Awa studied the art of Kyudo first in the tradition of the Heki Ryu Sekka-ha and Heki-ryu Chikurin-ha. At the time archery in Japan was very ceremonial and ritualistic. It is still used even today in Buddhist ceremonies to banish demons. (This concept isn't unique to Japan, many cultures believe in the power of the bow and arrow to banish evil. Simply making a sound by plucking a bow string is said to scare evil away.)
However following a religious enlightenment experience Awa Kenzo developed a totally unconventional and new approach to teaching archery, believing that the spiritual dimension also played a role in one's ability to shoot a target, especially if under stress. This part is certainly true from a psychology perspective as people who lack confidence and are under pressure will shoot particularly badly when they are distracted / unable to concentrate on what they are doing. Using Buddhist Zen principles to control (or unleash) the mind an archer can overcome difficulties and shoot just as accurately as they normally would under less stressful circumstances because they are able to calm their mind and shoot accordingly.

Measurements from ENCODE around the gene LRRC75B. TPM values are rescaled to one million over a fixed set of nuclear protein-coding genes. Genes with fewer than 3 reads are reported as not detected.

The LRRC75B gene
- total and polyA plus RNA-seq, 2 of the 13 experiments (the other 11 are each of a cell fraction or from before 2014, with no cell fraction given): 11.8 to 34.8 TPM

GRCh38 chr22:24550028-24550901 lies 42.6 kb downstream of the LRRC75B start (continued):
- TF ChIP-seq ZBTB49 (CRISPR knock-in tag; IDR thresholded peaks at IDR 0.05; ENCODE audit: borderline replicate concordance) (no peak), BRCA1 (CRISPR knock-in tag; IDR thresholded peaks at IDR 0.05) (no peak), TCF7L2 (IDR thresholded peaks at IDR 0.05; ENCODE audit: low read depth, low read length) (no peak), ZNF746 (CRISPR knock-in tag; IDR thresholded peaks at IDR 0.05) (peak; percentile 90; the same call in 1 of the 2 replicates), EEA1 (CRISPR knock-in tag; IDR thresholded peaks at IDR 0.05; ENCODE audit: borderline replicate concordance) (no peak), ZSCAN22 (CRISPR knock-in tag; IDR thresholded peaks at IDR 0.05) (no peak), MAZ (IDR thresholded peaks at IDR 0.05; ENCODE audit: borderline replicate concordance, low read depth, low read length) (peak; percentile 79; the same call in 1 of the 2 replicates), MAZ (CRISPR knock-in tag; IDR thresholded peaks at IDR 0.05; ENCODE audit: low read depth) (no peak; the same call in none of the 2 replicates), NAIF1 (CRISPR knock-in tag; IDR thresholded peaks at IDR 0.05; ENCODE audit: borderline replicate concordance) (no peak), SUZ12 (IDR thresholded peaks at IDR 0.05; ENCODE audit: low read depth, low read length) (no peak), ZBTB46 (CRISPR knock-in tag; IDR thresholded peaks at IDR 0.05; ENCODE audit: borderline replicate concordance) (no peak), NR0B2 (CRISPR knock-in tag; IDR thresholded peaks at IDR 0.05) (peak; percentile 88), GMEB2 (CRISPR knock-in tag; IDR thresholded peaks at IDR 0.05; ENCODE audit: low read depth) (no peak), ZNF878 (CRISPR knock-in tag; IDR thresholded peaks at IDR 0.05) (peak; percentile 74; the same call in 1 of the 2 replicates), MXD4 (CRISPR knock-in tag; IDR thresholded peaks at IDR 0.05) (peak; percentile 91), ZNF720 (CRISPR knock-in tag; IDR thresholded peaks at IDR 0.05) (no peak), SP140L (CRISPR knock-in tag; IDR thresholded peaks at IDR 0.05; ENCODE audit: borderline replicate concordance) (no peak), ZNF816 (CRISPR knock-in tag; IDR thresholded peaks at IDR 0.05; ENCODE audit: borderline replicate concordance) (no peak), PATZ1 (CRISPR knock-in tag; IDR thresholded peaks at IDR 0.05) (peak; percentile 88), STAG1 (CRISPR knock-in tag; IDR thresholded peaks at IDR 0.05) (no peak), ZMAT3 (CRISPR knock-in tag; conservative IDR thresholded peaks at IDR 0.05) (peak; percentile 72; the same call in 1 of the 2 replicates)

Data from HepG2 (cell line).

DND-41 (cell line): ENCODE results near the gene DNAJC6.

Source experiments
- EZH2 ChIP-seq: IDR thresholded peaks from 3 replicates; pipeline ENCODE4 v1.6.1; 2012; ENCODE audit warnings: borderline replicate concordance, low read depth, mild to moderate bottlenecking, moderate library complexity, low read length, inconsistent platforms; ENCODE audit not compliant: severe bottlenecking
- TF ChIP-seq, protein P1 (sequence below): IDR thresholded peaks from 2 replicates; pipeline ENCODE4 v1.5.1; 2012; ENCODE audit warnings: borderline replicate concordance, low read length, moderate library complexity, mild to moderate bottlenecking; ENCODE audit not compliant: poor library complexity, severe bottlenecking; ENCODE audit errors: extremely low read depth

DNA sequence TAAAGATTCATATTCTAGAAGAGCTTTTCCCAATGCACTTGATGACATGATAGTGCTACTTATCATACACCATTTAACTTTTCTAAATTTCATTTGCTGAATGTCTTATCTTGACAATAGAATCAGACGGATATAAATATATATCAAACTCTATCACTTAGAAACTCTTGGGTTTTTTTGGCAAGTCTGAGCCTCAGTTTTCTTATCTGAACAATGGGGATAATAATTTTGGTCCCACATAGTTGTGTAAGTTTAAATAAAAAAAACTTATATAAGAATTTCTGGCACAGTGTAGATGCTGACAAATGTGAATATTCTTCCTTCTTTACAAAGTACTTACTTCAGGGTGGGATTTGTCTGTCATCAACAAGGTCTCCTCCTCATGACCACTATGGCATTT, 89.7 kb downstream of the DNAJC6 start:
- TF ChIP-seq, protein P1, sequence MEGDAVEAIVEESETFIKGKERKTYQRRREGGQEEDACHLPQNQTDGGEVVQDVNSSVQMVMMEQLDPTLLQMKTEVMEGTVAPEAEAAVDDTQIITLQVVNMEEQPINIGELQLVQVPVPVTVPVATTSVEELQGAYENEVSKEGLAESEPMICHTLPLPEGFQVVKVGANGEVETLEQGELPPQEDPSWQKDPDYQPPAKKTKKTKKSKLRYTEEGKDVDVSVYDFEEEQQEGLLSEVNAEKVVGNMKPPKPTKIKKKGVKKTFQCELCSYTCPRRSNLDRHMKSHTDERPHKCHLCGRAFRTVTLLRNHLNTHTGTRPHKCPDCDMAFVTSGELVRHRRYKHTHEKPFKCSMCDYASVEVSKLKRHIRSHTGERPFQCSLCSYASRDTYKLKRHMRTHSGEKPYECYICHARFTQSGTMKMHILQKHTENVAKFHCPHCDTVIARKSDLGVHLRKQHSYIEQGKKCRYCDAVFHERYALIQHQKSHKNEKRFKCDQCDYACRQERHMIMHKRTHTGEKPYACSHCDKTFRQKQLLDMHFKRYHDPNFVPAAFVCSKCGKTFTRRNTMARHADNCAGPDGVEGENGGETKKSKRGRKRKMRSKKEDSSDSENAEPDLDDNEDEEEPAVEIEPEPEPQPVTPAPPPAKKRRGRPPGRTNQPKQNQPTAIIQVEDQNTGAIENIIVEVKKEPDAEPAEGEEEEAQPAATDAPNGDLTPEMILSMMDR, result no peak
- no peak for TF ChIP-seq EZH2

In doing so his revolutionary approach resulting in his numerous students creating a lasting impact throughout Japanese culture. Awa Kenzo's doctrine of "Daishadõ-kyo" (Great Learning by Way of Shooting) followed a holistic transformation of the shooter in the sense of religious enlightenment through the practice of archery.
In the video below you can see Awa Kenzo's students taking turns shooting in a film made during the 1930s. Awa is recognizable for his rather long goatee.
BOOKS ABOUT AWA KENZO
10 ZEN ARCHERY TIPS
#1. In the beginning learn to shoot quickly, don't worry about your accuracy so much as that will come later.
#2. Don't worry about form so much. Worrying about it will distract you. Just get the basics right.
#3. Breathe into your belly. Let it be the rock that holds you in place.
#4. Shoot even when your mind isn't in it. The best time to practice is when under stress.
#5. Embrace stress but don't let it control your mind.
#6. Your body will be honed with time, but only you can hone your mind.
#7. As you progress take your time to aim, but don't spend too much time aiming. Let your spirit guide you.
#8. Refine yourself to become a purer person. Avoid the distractions of vice and such things will no longer distract you.
#9. Take pleasure in the simple joys of shooting, even if you don't hit the target.
#10. Don't gloat over your successes. They are well earned, but don't let your ego become your downfall.